Katherine Legge sounds like a racer who’s happy and settled in her new WeatherTech SportsCar Championship home.
“I feel rejuvenated, and up for the challenge, and just excited,” she tells RACER during a hectic day in New York while promoting this weekend’s Rolex 24 At Daytona race.
The IMSA fan favorite relocated from Meyer Shank Racing’s No. 57 Acura NSX GT3 to Gottfried Grasser’s outfit during the offseason, where she leads the No. 19 Lamborghini Huracan GT3 effort for the Grasser Racing Team. Her 2019 season with MSR and co-entrant Heinricher Racing made great strides as IMSA’s first all-female driving squad drew considerable interest from athletes and educators alike.
Legge, and teammate Christina Nielsen, were busy inside and out of the car as science, technology, engineering, and math initiatives were incorporated for young girls at every stop on the IMSA tour. It was a grinding season, though, and with a chance to take a greater leadership role in inspiring and developing future Legges and Nielsens, the Briton and her Danish co-pilot accepted an invitation from GEAR Racing owner Mark Ruggieri to spearhead a new all-female program at GRT.
For the vast majority of Legge’s career, she’s been hired to drive race cars, and nothing more. With Ruggieri’s Girl Empowerment Around Racing program, Legge’s been asked to bring her vision to the effort where creating a more inclusive environment for women in the sport is central to GEAR’s 2020 IMSA campaign.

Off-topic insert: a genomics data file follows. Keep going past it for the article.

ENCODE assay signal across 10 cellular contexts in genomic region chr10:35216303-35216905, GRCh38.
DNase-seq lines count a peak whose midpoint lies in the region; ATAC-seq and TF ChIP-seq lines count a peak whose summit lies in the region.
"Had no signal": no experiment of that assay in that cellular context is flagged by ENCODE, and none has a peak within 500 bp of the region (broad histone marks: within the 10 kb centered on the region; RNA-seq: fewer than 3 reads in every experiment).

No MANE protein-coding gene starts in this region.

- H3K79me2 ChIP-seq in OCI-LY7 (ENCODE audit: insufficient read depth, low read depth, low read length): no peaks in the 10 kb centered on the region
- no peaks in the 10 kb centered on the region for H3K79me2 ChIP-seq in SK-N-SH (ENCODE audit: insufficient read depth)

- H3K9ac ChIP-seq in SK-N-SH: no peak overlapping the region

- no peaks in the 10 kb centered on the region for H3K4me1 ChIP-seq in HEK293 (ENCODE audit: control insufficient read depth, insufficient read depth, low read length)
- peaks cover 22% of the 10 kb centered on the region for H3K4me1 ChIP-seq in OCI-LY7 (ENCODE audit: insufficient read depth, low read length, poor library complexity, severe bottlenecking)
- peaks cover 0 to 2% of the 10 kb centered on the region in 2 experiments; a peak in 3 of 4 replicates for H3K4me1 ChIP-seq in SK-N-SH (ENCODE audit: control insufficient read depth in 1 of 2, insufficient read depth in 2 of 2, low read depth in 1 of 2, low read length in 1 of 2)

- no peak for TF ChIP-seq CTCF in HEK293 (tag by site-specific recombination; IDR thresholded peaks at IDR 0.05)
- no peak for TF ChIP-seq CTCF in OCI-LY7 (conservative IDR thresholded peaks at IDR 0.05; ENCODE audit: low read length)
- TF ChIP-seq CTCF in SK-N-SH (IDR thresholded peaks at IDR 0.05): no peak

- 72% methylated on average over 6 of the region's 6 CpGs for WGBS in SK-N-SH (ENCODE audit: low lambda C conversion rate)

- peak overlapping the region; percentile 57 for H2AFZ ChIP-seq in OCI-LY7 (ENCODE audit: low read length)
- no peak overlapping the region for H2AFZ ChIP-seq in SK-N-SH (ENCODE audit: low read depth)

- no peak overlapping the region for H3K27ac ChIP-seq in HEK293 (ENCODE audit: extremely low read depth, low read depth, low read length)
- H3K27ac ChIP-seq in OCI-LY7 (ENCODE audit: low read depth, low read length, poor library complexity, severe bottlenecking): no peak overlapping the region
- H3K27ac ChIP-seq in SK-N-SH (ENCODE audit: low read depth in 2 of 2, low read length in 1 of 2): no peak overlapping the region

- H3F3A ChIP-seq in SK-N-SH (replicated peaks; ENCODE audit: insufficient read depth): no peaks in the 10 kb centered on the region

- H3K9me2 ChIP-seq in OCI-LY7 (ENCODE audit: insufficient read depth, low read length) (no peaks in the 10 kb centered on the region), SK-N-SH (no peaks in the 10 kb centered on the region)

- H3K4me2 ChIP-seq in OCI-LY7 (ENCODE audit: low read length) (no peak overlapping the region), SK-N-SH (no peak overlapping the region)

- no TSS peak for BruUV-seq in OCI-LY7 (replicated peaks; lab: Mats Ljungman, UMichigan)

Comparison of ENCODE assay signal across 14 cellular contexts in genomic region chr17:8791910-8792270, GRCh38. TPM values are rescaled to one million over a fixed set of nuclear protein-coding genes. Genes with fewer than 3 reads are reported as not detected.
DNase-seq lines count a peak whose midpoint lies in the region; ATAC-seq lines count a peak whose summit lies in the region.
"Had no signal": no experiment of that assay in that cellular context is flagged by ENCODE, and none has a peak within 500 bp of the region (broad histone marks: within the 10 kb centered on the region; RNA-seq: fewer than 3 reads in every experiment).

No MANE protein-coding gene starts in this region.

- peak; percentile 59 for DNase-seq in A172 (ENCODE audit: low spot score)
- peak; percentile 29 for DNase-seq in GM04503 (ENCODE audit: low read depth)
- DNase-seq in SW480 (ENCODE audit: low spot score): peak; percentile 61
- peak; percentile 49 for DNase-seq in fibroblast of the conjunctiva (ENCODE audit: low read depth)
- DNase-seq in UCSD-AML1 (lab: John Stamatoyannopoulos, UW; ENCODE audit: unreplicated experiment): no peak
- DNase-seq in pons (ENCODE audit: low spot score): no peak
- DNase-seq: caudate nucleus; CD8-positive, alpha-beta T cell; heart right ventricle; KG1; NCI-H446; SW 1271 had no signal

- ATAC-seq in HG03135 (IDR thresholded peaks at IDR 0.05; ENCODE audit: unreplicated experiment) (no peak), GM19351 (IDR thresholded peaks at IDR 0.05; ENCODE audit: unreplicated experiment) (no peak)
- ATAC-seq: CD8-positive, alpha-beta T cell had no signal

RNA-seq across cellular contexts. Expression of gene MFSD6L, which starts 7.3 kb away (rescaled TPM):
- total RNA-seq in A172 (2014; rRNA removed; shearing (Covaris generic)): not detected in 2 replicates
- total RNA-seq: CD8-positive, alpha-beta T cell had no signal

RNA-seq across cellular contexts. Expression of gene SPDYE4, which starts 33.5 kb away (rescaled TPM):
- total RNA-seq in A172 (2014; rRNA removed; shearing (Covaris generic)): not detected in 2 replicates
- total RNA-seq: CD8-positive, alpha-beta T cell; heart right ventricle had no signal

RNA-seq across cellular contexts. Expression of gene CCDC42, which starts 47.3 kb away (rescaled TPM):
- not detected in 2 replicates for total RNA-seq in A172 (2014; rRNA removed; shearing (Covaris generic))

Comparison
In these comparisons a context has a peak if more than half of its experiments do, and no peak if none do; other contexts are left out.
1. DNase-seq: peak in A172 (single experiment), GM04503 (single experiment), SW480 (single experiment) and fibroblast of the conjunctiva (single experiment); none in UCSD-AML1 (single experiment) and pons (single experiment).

Empowered by Ruggieri and Grasser to be a greater instrument of change, Legge enters the new season with the kind of power and authority most drivers never receive.
“They’re 110-percent behind us,” she beams. “Gottfried is the coolest. He is totally open to all our ideas and it feels like we have invested in it. We’ve got input in the program, and Mark, who is on the marketing side, is who we officially driver for with GEAR Racing and he looks to me and my teammates for ideas to make the most out of what we’re doing.”
In Grasser’s team, GEAR has chosen one of IMSA’s most successful squads at the long-distance races. As defending, back-to-back winners of the GT Daytona class at the Rolex 24, and last year’s Mobil 1 Twelve Hours of Sebring, the No. 19 Lamborghini entry is among the pre-race favorites to land on the podium.
Legge hoped to bring the same driver roster from MSR to GEAR/GRT, but with Bia Figueiredo’s preparations for motherhood and Simona de Silvestro’s new role with the Porsche factory, a late opportunity to draft in the talents of Colombia’s Tatiana Calderon and Switzerland’s Rahel Frey was presented.
Having worked together for the first time a few weeks ago during the lone test ahead of the Rolex 24, the quartet will use the time leading up to Saturday’s green flag to continue building on the chemistry needed to thrive in the endurance racing discipline.
“This is multifaceted partnership that we’ve got going on, and Christina’s been working really hard and I’m showing a great deal of initiative with it too as we’re driving with Rahel and Tati,” Legge says. “Obviously, Bia’s having a baby, so she can’t drive with us, and Simona’s busy with her new role, so the four of us sat down in the truck when we met at the test and we all immediately just clicked. It was on another level. It was so cool and we’re just having fun. It’s fun again and I really can’t say enough good things about everybody involved. I think I lost sight a little bit of that. But we should make these things fun.